It’s tricky to decide
when to start incubating
eggs for spring
chickens. Last year, we waited and waited, hoping our broody hen
would get with the picture, which meant we missed some of the lushest
spring growth and our new pullets were barely old enough to start
laying before the days got short.
On the other hand, you don’t
want to start your chicks too early. They’re very sensitive to
temperature extremes for their first month of life, and you want them
to be able to go out on pasture as soon as possible. In addition,
you’ll get a much better hatch rate if the parent birds are in peak
health, and no chicken will be laying great eggs on storebought feed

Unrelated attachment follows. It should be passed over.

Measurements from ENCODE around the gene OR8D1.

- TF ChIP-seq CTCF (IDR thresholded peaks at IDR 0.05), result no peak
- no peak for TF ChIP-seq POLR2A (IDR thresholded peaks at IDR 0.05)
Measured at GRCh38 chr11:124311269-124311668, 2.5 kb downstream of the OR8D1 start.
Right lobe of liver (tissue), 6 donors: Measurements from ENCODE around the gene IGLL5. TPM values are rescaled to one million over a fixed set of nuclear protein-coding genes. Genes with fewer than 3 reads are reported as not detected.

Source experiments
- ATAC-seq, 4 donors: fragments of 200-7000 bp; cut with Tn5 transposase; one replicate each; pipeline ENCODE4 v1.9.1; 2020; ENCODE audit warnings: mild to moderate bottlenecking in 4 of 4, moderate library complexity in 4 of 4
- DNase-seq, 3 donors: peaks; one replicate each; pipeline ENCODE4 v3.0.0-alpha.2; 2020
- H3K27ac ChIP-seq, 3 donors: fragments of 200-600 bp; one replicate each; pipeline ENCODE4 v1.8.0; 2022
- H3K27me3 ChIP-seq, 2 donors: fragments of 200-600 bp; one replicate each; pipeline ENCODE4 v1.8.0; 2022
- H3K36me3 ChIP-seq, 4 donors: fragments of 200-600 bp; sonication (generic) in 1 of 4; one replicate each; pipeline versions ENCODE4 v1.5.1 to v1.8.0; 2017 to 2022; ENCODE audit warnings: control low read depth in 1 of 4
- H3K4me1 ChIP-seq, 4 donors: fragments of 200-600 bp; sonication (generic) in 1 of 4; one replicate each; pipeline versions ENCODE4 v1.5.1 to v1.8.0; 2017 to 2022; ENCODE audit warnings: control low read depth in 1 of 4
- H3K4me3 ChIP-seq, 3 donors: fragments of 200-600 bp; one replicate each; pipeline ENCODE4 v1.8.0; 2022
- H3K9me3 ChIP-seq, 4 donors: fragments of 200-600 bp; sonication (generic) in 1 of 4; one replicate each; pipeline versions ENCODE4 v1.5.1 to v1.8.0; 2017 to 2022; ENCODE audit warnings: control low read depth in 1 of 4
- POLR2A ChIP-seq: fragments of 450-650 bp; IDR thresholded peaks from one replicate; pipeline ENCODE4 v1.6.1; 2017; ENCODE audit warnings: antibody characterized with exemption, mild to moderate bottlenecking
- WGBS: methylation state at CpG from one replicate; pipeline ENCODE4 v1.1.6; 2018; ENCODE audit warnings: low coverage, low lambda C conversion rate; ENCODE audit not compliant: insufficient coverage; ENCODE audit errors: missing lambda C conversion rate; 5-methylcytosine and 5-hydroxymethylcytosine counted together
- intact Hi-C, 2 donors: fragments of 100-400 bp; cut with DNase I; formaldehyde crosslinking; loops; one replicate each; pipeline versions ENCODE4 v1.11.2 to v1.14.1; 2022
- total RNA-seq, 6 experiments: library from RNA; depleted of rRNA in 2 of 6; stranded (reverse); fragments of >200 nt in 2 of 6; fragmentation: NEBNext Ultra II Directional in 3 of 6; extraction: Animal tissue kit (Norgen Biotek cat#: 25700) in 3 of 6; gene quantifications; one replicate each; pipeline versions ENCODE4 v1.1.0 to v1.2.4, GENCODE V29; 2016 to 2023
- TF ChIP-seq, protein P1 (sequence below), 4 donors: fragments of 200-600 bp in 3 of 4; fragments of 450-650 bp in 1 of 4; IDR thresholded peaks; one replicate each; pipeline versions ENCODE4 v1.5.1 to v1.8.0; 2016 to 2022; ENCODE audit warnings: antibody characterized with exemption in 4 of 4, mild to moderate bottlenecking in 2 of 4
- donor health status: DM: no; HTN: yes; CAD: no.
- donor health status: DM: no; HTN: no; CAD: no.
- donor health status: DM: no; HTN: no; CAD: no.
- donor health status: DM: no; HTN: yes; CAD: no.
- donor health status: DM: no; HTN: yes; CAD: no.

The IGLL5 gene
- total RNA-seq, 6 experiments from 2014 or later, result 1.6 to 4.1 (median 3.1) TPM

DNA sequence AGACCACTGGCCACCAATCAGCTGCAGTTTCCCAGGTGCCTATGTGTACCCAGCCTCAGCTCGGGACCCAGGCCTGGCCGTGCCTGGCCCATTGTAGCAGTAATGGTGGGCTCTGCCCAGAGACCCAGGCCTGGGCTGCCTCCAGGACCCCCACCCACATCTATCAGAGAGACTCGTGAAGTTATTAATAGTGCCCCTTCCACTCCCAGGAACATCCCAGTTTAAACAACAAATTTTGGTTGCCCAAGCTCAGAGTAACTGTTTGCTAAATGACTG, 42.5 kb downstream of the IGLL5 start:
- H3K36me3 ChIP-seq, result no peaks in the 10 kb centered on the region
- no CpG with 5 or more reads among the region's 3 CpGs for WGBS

alone without some fresh greenery and bugs.
I may be jumping the
gun, but I decided to start saving eggs last weekend for an early March
hatch. A week or so ago, I turned the parent flock into a pasture
that had been closed off all winter, and they’ve been gorging on
chickweed and tender young rye plants ever since.
We’ll be raising at
least two sets of meat birds this year, so it won’t be the end of the
world if this hatch isn’t perfect. Maybe by the time I’m ready to
hatch the second set, one of our hens will have decided to go broody
and do my work for me. Meanwhile, my biggest concern is how we’ll
live without those delicious eggs on our plates as I save them for the
drowning and gets them off to a healthy start.